Before leaving the room I seriously considered saying something or quitting, but I was a lowly contractor so I figured nothing would come of it. And besides, his minority co-workers didn’t seem to have a problem with it, so what right did I have to create a problem where I was the only one that acknowledged the issue? Isn’t self justification a magical thing?
That was the beginning of my journey to inequality enlightenment. I’m far from the end. I still make inappropriate jokes and ogle at boobies. I’ve never done so to demean or devalue anybody, it’s just a lifetime of “being a guy”.
I’ve certainly made other mistakes in hindsight, and on many fronts. I am human with an ever-evolving sense of understanding, and I see now that I’ve been inappropriate with my speech and actions in the past.
I’m ashamed of that behavior even though I thought nothing of it at the time, nor did others call foul. In my mind those weren’t offensive since I had no malice. It was my misunderstanding of the impact of the power imbalances that have recently been getting much needed attention.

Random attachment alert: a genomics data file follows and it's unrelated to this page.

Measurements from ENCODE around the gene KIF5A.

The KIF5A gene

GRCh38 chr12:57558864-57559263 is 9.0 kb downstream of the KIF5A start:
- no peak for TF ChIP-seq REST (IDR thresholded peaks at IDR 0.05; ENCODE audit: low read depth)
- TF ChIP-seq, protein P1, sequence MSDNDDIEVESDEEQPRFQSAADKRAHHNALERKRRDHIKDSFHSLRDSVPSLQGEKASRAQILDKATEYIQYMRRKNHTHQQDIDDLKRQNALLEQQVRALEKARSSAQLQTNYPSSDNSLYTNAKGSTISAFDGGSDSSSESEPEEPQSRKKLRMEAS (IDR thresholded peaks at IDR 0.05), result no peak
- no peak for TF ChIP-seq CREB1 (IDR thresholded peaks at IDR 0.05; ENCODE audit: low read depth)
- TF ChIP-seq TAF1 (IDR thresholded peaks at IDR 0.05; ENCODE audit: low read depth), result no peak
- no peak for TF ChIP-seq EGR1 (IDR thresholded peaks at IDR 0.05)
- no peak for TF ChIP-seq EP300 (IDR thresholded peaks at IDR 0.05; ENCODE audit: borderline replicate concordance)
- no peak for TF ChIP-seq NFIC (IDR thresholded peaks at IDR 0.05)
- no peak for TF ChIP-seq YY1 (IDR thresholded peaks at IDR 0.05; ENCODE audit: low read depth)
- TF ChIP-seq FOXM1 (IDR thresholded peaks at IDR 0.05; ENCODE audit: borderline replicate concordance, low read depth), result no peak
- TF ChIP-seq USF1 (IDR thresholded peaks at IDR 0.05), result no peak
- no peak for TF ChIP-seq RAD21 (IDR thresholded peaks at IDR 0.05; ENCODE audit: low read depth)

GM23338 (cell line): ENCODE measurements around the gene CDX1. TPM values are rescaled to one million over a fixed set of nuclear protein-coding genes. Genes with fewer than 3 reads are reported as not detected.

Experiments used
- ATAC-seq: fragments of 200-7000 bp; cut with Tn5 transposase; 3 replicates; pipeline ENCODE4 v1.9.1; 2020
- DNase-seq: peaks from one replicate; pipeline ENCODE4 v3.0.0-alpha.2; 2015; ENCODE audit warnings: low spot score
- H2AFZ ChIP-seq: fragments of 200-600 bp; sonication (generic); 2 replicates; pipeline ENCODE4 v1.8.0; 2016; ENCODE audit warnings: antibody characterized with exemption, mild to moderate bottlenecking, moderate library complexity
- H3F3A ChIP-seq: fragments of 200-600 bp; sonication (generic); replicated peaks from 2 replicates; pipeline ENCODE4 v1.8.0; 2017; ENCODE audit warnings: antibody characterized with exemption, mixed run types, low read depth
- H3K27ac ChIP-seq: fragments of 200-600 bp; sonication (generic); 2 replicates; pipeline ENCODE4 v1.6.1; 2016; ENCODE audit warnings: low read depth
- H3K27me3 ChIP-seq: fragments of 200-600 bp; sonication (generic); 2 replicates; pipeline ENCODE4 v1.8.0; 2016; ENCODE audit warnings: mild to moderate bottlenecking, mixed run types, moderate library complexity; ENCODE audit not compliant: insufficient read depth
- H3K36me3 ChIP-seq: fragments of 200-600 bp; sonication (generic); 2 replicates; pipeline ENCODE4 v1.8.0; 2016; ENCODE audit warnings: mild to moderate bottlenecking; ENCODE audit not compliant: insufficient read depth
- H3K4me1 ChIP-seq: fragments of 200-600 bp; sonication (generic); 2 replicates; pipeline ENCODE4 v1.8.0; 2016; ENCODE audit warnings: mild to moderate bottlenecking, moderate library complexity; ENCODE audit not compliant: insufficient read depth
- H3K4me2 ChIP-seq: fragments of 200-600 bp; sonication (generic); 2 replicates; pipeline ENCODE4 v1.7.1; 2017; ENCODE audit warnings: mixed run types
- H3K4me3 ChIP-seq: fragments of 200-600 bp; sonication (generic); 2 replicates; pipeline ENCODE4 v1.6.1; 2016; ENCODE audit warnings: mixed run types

If I have ever frightened a woman by coming on too strong, or offended anybody with thoughtless remarks, I am deeply sorry. I know that ignorance is no excuse. To paraphrase a movie (though I can’t recall which), “I am not a great man, but I am better than that.”
I suppose all of this is a long way to say, if you feel the way I did before.. if you feel that none of this #YesAllWomen stuff applies to you — please talk to a woman or minority that you respect and get their perspective of a typical day to contrast with yours. I think you’ll be surprised.
Talk to your children about this stuff. Try and help them appreciate the advantages they were born to, and to recognize and stand up to inequality when they encounter it. I didn’t really get it until an innocent conversation about car features at the age of 43. Maybe the next generation will halve that.. and the next won’t have such inequalities to contend with.
I still have a long way to go. At least now the car is programmed to never unlock any of the doors when shifting to park.
Have you had an “Aha!” moment? What did it for you?